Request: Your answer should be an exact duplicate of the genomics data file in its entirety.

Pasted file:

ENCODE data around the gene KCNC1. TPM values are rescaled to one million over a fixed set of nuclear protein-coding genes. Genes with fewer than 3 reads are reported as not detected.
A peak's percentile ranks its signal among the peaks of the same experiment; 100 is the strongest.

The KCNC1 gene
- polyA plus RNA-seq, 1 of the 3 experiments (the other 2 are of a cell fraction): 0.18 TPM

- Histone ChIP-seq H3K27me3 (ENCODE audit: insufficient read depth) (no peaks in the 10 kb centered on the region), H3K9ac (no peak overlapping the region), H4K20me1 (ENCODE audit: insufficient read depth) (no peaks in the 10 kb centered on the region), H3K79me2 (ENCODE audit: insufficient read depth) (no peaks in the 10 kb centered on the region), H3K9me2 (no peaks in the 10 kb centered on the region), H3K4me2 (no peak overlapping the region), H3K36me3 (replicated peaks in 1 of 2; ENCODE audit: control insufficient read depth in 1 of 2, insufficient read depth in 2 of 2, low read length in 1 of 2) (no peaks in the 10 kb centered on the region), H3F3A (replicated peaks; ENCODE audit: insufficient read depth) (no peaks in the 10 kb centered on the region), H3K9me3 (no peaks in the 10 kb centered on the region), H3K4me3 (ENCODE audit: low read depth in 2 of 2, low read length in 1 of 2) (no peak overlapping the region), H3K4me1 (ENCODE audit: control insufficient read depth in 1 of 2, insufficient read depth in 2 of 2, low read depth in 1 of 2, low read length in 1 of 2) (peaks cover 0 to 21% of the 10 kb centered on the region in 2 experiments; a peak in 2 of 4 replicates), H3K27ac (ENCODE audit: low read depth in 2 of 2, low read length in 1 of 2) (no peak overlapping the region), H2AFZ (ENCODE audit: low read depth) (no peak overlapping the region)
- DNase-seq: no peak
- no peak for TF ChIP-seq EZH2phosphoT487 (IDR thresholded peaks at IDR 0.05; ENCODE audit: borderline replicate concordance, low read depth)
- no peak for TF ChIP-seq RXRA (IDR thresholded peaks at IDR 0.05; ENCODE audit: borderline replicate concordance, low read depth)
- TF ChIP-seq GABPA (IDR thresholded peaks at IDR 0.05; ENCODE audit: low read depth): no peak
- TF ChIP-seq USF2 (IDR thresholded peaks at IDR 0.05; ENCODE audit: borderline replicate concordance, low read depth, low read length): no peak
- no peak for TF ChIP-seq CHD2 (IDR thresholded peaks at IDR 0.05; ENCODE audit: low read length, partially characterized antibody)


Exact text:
ENCODE data around the gene KCNC1. TPM values are rescaled to one million over a fixed set of nuclear protein-coding genes. Genes with fewer than 3 reads are reported as not detected.
A peak's percentile ranks its signal among the peaks of the same experiment; 100 is the strongest.

The KCNC1 gene
- polyA plus RNA-seq, 1 of the 3 experiments (the other 2 are of a cell fraction): 0.18 TPM

- Histone ChIP-seq H3K27me3 (ENCODE audit: insufficient read depth) (no peaks in the 10 kb centered on the region), H3K9ac (no peak overlapping the region), H4K20me1 (ENCODE audit: insufficient read depth) (no peaks in the 10 kb centered on the region), H3K79me2 (ENCODE audit: insufficient read depth) (no peaks in the 10 kb centered on the region), H3K9me2 (no peaks in the 10 kb centered on the region), H3K4me2 (no peak overlapping the region), H3K36me3 (replicated peaks in 1 of 2; ENCODE audit: control insufficient read depth in 1 of 2, insufficient read depth in 2 of 2, low read length in 1 of 2) (no peaks in the 10 kb centered on the region), H3F3A (replicated peaks; ENCODE audit: insufficient read depth) (no peaks in the 10 kb centered on the region), H3K9me3 (no peaks in the 10 kb centered on the region), H3K4me3 (ENCODE audit: low read depth in 2 of 2, low read length in 1 of 2) (no peak overlapping the region), H3K4me1 (ENCODE audit: control insufficient read depth in 1 of 2, insufficient read depth in 2 of 2, low read depth in 1 of 2, low read length in 1 of 2) (peaks cover 0 to 21% of the 10 kb centered on the region in 2 experiments; a peak in 2 of 4 replicates), H3K27ac (ENCODE audit: low read depth in 2 of 2, low read length in 1 of 2) (no peak overlapping the region), H2AFZ (ENCODE audit: low read depth) (no peak overlapping the region)
- DNase-seq: no peak
- no peak for TF ChIP-seq EZH2phosphoT487 (IDR thresholded peaks at IDR 0.05; ENCODE audit: borderline replicate concordance, low read depth)
- no peak for TF ChIP-seq RXRA (IDR thresholded peaks at IDR 0.05; ENCODE audit: borderline replicate concordance, low read depth)
- TF ChIP-seq GABPA (IDR thresholded peaks at IDR 0.05; ENCODE audit: low read depth): no peak
- TF ChIP-seq USF2 (IDR thresholded peaks at IDR 0.05; ENCODE audit: borderline replicate concordance, low read depth, low read length): no peak
- no peak for TF ChIP-seq CHD2 (IDR thresholded peaks at IDR 0.05; ENCODE audit: low read length, partially characterized antibody)